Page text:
Nevertheless, Fish and Wildlife for the most part has taken a proactive enforcement approach. It has allowed companies to identify and adopt best management practices to reduce migratory bird deaths before pursuing enforcement actions. These practices often include covering oil pits, placing wind turbines away from bird travel corridors, and properly spacing power lines. To assist in this process, Fish and Wildlife has issued guidelines for various industries (“Guidelines”), including several related to the siting of wind turbines and communications towers. See Guidance Documents, https://www.fws.gov/birds/management/project-assessment-tools-and-guidance/guidance-documents.php.  These guidelines are particularly applicable to project developers working on public lands and requiring federal permits.

Fish and Wildlife’s enforcement authority, however, has been challenged in federal court.  These courts have analyzed whether the MBTA applies only to conduct such as hunting and poaching and not “accidental” or “incidental” activity (i.e. takings) such as wind turbine collisions.  By way of comparison, the Endangered Species Act and its corresponding regulations provide a broad definition of “take” which includes “harass” and “harm.” 16 U.S.C. § 1532(19). Regarding the MBTA, Fish and Wildlife has defined “take” as “to pursue, hunt, shoot, wound, kill, trap capture or collect.” 50 C.F.R. §10.12. Further complicating matters, the MBTA does not allow permits for incidental takes, which may be particularly useful for renewable energy projects, oil and gas exploration and mining activities.

As a result, some federal courts have analyzed the language of the MBTA and its Congressional purpose and concluded that it only applies to activities intended to harm birds, such as hunting and trapping. See United States v. Brigham Oil and Gas L.P., 840 F.Supp.2d 1202 (2012); United States v. CITGO Petroleum Corporation, 801 F.3rd 477 (2015). Others, meanwhile, have ruled that mortality by “any means and in any manner” includes incidental taking and killing.  See United States v. Moon Lake Electric Association, Inc., 45 F.Supp.2d 1070 (1999); United States v. Apollo Energies, Inc., 611 F.3d 679 (2010).

Recently, the Department of the Interior (DOI) announced a reversal of its policy that the MBTA applies to incidental takes of migratory birds. In a memorandum issued in December of 2017 (“Memorandum”), the DOI raised concerns about prosecution of otherwise lawful conduct and announced that the MBTA only applies to “affirmative actions that have as their purpose the taking or killing of migratory birds, their nests, or their eggs.”  M-37050, Migratory Bird Treaty Act Does Not Prohibit Incidental Take, https://www.doi.gov/sites/doi.gov/files/uploads/m-37050.pdf. According to the memorandum, these actions do not include “incidental or accidental taking through lawful commercial activity.” Id.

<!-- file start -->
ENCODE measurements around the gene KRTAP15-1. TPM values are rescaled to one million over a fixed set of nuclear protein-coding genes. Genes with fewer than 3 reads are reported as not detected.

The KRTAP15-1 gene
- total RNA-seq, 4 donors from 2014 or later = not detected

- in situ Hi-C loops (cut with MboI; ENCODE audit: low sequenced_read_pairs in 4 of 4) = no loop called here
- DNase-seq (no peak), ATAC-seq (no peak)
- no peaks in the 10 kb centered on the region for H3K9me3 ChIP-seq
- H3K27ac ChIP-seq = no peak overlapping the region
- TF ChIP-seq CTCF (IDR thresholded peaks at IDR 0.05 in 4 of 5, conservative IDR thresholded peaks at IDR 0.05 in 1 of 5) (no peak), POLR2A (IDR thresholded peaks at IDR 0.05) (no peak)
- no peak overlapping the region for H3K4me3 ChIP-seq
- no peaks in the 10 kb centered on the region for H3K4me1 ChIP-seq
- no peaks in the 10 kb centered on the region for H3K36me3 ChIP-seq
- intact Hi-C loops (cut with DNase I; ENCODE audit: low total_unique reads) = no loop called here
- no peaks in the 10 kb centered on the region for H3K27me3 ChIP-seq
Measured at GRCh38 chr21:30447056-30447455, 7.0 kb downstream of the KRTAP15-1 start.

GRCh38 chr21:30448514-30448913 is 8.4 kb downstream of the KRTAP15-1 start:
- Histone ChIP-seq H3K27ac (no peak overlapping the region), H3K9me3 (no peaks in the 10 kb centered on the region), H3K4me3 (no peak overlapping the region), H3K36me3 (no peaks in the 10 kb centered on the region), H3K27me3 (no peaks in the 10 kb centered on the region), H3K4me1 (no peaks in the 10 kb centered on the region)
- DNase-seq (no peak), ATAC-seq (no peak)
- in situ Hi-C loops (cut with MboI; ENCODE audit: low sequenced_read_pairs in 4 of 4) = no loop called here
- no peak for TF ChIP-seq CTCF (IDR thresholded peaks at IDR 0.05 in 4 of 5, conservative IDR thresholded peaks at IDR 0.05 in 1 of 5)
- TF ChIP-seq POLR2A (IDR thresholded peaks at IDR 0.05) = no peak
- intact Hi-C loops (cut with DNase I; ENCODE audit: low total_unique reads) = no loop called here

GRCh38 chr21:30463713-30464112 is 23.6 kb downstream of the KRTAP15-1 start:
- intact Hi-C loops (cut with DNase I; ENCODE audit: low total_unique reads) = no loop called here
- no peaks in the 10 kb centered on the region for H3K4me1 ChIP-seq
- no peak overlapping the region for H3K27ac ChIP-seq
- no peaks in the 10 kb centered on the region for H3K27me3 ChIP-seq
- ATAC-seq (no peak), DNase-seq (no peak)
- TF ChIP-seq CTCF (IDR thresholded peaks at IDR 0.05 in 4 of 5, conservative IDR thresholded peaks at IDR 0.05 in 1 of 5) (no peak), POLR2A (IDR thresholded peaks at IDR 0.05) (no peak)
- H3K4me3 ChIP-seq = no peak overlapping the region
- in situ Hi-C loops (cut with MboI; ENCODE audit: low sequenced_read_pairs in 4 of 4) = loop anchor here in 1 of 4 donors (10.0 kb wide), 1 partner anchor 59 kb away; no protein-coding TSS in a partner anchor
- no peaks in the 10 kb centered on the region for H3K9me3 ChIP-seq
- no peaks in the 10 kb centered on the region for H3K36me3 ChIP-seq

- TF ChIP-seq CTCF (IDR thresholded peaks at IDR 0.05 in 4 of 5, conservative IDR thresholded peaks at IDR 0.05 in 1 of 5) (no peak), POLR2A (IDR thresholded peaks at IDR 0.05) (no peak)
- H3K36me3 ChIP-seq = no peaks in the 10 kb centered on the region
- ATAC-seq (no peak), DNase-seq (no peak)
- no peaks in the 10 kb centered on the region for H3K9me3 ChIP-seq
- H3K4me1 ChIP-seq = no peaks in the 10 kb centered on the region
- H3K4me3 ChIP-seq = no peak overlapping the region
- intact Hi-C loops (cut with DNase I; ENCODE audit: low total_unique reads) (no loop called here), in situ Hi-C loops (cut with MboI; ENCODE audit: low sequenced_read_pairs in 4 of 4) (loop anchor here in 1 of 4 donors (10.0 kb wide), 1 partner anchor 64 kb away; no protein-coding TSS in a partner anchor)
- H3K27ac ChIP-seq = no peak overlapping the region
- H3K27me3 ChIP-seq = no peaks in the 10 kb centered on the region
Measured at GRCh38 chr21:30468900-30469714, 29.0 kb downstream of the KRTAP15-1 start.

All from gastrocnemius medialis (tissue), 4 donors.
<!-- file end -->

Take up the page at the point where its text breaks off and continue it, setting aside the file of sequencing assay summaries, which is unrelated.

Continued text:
Several environmental organizations, including the National Audubon Society and the National Resources Defense Council, objected to this change in policy and wasted little time filing suit against the DOI in federal court. These organizations allege that DOI’s actions are arbitrary and capricious and violate the Administrative Procedure Act. Eight attorneys general also recently filed suit against the DOI in an attempt to reverse this new policy. Meanwhile, proponents of the change counter that the prior policy cast too broad a net over otherwise lawful activity. Within the Memorandum, the DOI also notes that even if industry and project developers comply with the Guidelines, the door to prosecution remains open thereby providing no certainty to the process.

Given the court split and general uncertainty surrounding the MBTA, further appeals seem likely. There is even a chance the Supreme Court will agree to hear a case regarding its scope. But a legislative remedy by Congress that formalizes mitigation procedures, clarifies the applicability of the MBTA to incidental and accidental activities, and establishes a permitting process could provide certainty to regulated parties. These measures could incentivize private investment in conservation measures pursuant to development projects, including those on public lands. With such a tune up, the MBTA can remain the bedrock of migratory bird conservation for the next 100 years.